But it wasn’t over. It seemed the camino flu had rested too, and now it returned with a vengeance! I woke up in a cold sweat at stupid early in the morning, with a blistering headache and a dreadful feeling that something was seriously wrong. I tried to drink water but couldn’t hold it down, and pretty soon I couldn’t even move without feeling sick. This after a moderate intake of alcohol the evening before, so I knew it had nothing to do with that. This felt the camino flu #2, but worse.
We met many who’d suffered from it further along; some of them blamed unsafe water, some blamed bad food, some assumed they were just worn out and easy prey for any viruses. I knew some on the pilgrim forum suggested the symptoms are very similar to norovirus which could be doing the rounds among pilgrims who live and sleep in close quarters. After that night I think they could be right. If so, only rest and rehydration would help.
But again there was no chance of me walking. The Scouse Spouse had cleverly asked yesterday’s taxi driver for a card, so we rang him and asked him to pick us up, drop my luckily unaffected husband where he picked him up the day before and take me to our booked room in Reliegos. They were open for check-in from ten, so I was OK with getting there a bit early.
Even driving past it seemed like a gruellingly long walk! Kilometre after kilometre of straight senda path with young trees at regular intervals to the left. I remembered it well, and was sad to miss it, but I had to concentrate on not being sick in the taxi. In 2012 it looked something like this:
When I got to Reliegos, home of the famous Blue Bar, Elvis Bar, Bar La Torre – whatever you prefer to call it – the lovely people who ran the place let me in before time. None of the rooms were ready but they said I could lie down on the sofa for now. The lady was worried about me and said she would make me some rice and vegetables cooked in chicken stock later, most sick pilgrims could eat that. I was so grateful, bought an Aquarius to rehydrate a bit and then fell asleep on their sofa for two hours!
When I woke up, my room was ready, and I went straight back to sleep there instead. Then I got up and sat in the garden, where I met some nice Australian ladies and talked to them for a bit. The landlord had just made tortilla and gave me some while it was still warm, and the eggy potato and crusty white bread was just what the doctor ordered. The Scouse Spouse rang to say he was on his way and that he was walking with the multinational camino family we met in Boadilla, so I went out and met them for a (soft) drink. They were moving on, so who knew if we would meet them again – they were heartbroken that the Blue Bar was closed, as having a drink there was on their to-do list, and rightly so!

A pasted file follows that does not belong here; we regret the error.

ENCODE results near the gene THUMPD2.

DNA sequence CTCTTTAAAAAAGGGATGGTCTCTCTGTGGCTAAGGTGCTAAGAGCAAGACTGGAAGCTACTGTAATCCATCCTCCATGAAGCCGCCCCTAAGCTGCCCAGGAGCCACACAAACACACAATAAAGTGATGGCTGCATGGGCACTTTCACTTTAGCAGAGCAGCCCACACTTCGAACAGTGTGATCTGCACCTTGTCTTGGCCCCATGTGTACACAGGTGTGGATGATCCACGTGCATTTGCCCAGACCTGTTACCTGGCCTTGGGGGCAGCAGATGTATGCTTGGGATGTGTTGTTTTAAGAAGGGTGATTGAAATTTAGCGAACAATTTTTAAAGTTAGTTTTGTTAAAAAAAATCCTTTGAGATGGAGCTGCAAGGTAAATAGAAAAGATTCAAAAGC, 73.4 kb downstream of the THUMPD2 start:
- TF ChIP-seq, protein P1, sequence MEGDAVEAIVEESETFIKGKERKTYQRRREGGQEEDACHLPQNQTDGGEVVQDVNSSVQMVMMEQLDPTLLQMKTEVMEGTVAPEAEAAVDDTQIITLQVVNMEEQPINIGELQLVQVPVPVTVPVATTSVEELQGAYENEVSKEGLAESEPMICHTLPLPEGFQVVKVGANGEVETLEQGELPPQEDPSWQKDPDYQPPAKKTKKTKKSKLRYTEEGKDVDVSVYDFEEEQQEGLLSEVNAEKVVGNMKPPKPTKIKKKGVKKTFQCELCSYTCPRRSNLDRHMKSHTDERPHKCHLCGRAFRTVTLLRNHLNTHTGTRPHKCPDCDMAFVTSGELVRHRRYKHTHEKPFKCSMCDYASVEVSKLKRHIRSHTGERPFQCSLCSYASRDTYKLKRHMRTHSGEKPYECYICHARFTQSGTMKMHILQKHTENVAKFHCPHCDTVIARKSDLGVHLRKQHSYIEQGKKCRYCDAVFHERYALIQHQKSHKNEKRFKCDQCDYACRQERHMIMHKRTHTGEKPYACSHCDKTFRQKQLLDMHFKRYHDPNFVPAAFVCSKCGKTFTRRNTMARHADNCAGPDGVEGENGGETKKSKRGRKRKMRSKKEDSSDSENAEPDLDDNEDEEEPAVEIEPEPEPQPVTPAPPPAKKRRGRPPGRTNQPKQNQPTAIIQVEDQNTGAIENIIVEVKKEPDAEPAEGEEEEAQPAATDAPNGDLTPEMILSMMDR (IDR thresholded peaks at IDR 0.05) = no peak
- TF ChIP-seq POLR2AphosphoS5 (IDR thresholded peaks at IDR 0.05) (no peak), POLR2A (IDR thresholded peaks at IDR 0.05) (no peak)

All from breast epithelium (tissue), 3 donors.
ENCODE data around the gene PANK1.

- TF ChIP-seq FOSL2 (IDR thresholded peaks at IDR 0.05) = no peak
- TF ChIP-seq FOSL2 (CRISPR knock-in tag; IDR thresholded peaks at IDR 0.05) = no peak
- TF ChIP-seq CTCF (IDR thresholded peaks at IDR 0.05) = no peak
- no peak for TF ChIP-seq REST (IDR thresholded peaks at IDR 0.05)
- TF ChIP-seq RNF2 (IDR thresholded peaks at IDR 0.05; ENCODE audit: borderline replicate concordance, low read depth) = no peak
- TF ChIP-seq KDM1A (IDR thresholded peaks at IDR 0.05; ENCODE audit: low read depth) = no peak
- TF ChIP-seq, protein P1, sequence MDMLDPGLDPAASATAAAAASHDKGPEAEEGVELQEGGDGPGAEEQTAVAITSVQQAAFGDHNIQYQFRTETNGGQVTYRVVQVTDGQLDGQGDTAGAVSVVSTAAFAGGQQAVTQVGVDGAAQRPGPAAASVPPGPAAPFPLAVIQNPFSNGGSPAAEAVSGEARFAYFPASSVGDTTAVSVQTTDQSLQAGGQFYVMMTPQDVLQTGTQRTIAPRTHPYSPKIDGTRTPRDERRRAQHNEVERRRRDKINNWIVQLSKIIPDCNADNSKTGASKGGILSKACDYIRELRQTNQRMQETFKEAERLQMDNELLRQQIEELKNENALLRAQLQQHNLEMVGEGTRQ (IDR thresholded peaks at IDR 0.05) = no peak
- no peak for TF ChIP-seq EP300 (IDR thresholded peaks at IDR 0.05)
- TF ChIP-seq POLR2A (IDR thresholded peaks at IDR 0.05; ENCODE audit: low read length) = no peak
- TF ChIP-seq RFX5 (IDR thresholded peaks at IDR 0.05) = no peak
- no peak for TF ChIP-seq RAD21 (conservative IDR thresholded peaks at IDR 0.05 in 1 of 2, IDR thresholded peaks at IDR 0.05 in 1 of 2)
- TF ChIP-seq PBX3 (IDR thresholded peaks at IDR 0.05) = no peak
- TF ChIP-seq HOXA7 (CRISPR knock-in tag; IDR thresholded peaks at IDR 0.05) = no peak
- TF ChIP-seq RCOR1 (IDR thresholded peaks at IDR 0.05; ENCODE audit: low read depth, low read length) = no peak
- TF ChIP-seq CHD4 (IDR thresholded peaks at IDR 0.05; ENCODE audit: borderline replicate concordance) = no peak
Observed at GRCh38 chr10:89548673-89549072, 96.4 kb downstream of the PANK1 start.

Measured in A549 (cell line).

Later we went there and met the South-Africans for a drink, and I have to say it was good to be back. I have good, good memories from the last time I spent an evening there, though it ended with my boots being cruelly locked behind a garage door in my hostal the next day (long story). The owner now has a small TV in the corner showing the film The Way on a loop, which we thought was a bit sweet and also odd (this could be said for the bar as well), and suddenly we heard a gleeful shout from behind the bar: “Mi casa! Mi casa!” The owner pointed eagerly at the TV, and there it was – the very establishment we were sitting in flickered past the screen and we all cheered and toasted the proud owner of the famous Blue bar/Elvis bar!
I wonder how many times he watches that film in a day, let alone a week …
Suitably refreshed we then went for a meal. Considering how ill I was at the start of the day, I was amazed that I was hungry! This time it really felt like I was over the camino flu – but I still kept my fingers crossed. Next stop was León, where we would have a day off, and I was determined to rest up well and get my strength back for the last part of our camino.